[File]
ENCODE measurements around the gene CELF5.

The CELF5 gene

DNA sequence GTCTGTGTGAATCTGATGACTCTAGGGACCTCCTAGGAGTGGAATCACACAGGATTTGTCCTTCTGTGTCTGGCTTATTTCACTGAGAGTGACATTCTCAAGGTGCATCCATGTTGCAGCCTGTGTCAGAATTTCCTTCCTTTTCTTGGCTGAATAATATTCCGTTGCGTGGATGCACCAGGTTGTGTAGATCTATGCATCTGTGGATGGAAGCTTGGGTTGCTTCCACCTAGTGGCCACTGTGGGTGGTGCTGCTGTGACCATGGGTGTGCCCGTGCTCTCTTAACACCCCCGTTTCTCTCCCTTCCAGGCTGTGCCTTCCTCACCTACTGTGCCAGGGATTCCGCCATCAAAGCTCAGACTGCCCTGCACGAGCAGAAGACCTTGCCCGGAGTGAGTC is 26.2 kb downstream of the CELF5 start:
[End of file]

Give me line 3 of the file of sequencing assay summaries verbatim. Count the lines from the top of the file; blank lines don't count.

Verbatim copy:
DNA sequence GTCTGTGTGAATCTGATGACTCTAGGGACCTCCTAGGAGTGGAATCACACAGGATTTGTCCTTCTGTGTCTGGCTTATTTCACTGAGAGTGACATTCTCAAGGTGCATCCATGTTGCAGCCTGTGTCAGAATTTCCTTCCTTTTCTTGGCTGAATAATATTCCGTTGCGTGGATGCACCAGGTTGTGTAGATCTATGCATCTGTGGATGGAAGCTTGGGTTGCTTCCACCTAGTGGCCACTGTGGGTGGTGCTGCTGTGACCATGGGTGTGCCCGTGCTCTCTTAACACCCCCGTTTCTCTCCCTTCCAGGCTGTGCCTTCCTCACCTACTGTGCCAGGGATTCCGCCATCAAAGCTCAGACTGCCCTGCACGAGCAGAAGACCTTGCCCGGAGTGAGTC is 26.2 kb downstream of the CELF5 start: